(Reposting a comment I left over there, too.)
I applaud the idea, but frankly I suspect that even if Hachette did pull DRM from all its books, and the other publishers too, it probably wouldn't help.
Dirty little secret: DRM isn't the real Amazon customer lock-in. Oh, sure, it is in theory, but there's a considerable difference between theory and practice. Honestly, anyone tech-savvy enough for DRM to be an impediment to their switching providers is also tech-savvy enough to crack it and back those books up.
You know what the real Amazon customer lock-in is? User-friendliness and convenience.
People buy Kindle because Kindle makes buying e-books from Amazon simple. And they keep buying e-books from Amazon because…well, Kindle makes buying e-books from Amazon simple. When my Mom wanted to sideload Project Gutenberg e-books onto her own Kindle, I had to talk her through it over the phone, and it took a half hour. And you know who most Kindle owners are? People's Moms and Dads, Grandmas and Grandpas. I would venture to guess that the vast majority of Amazon's customers wouldn't know what to do with a DRM-free file if it nipped them in the arse.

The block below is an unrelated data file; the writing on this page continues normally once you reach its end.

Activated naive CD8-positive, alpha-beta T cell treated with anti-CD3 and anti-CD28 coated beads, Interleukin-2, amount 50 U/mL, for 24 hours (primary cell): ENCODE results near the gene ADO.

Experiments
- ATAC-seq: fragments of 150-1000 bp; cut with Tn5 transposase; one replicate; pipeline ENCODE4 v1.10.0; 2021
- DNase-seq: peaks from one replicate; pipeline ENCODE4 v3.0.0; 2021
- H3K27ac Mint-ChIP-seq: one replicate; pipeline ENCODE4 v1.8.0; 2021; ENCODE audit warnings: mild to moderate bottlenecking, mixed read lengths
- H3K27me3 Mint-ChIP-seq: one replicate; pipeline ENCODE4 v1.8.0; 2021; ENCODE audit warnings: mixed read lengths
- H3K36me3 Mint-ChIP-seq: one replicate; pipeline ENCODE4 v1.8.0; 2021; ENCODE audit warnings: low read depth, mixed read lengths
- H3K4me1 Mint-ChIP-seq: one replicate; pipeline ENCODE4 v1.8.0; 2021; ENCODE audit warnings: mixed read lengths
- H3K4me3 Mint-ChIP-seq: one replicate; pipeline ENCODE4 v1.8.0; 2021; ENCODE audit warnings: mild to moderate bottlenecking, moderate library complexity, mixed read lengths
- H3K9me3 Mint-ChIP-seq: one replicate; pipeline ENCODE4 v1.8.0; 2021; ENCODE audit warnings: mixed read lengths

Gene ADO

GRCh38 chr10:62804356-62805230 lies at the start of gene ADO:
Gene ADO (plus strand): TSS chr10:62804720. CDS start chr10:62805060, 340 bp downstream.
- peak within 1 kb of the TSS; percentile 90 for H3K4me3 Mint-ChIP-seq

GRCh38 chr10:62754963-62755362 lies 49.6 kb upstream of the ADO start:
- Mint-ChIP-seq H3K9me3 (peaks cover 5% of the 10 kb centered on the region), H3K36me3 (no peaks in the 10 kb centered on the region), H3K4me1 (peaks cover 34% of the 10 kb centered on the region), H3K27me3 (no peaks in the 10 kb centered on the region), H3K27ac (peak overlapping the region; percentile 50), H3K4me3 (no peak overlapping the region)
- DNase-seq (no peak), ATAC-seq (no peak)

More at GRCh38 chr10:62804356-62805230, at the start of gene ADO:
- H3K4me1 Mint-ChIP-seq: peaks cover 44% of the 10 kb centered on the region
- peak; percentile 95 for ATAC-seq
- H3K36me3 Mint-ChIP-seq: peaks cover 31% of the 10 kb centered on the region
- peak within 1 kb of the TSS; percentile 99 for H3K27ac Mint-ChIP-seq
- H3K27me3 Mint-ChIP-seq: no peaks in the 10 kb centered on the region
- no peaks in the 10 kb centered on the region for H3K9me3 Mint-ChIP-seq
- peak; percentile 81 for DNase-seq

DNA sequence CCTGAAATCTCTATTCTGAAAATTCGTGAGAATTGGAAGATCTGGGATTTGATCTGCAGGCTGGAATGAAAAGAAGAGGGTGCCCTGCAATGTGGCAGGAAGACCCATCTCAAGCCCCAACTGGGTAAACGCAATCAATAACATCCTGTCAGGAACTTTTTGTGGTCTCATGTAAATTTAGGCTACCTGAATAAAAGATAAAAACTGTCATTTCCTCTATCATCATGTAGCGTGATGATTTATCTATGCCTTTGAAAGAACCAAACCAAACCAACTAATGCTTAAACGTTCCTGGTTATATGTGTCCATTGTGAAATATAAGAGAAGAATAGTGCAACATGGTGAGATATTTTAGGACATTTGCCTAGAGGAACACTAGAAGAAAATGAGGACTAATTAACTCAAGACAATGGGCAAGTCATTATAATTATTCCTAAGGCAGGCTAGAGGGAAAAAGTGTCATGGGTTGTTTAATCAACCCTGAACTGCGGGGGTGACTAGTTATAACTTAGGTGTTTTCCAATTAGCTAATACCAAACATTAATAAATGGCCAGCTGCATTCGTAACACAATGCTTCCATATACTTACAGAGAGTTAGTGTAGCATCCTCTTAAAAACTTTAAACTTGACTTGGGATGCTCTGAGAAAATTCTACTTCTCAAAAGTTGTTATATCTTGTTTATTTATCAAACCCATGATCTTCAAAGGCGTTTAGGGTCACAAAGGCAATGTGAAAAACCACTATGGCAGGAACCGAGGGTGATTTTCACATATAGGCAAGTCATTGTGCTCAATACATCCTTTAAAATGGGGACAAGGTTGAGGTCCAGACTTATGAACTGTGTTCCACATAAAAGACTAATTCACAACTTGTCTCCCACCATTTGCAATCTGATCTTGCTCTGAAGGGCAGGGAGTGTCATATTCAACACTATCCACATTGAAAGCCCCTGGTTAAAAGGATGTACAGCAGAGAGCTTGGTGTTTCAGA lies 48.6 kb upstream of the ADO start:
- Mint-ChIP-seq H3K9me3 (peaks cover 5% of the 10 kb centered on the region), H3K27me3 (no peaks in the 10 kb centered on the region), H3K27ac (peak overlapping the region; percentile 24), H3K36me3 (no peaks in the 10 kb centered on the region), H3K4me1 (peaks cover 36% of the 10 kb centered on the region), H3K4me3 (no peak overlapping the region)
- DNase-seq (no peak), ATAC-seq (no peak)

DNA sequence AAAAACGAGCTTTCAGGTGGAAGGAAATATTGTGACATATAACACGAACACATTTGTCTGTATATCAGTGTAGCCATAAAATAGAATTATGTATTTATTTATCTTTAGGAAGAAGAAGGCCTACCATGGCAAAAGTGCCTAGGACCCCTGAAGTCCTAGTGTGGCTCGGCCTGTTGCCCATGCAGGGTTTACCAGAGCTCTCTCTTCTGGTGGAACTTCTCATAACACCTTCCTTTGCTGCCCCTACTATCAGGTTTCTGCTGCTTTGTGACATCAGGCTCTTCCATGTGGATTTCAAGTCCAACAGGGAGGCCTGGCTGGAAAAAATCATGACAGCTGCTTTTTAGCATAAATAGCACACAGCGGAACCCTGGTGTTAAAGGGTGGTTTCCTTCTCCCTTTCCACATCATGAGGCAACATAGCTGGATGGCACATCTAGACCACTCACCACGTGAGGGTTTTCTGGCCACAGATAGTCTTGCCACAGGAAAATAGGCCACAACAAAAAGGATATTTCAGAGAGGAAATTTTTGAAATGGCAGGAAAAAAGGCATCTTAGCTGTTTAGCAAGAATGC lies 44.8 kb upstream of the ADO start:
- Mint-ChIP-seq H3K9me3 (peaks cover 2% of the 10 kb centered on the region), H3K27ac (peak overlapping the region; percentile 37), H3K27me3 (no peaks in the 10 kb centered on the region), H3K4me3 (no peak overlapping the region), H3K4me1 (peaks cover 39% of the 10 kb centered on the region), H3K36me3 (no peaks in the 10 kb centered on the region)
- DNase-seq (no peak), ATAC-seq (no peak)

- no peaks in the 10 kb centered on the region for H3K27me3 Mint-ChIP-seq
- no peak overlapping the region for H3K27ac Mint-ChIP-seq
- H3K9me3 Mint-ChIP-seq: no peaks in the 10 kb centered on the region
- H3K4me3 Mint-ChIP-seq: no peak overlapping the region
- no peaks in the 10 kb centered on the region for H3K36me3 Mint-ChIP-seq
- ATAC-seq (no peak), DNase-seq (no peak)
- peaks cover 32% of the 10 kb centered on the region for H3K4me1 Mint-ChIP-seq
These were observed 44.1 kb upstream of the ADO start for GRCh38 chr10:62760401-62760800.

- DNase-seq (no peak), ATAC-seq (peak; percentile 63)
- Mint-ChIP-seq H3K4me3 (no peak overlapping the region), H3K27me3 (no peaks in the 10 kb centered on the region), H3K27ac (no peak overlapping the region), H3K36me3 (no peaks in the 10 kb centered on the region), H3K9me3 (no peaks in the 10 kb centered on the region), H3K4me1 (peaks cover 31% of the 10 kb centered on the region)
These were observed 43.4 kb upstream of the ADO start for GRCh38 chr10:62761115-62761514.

Consider the case of Baen, who sold e-books DRM-free, in Kindle-compatible Mobipocket format, for well over a decade. They provided clear instructions for how to sideload them, even put a web form on their page so people could simply fill in their Kindle e-mail address and send their books directly to their reader. And yet, Baen still got complaint after complaint that their books "aren't on Kindle," because anything more complicated than clicking the "buy" link in Amazon's store was too complicated for them to understand.
Finally it got to the point where Baen realized it was leaving more money on the table than it would cost them to give in, and they made sweeping changes to their e-book store (disgruntling many long-time customers) for the sake of getting their books into Amazon (and the other major stores).
Mark my words: if every major publisher stopped using DRM tomorrow, Amazon would still have a lock on the e-book market for years to come.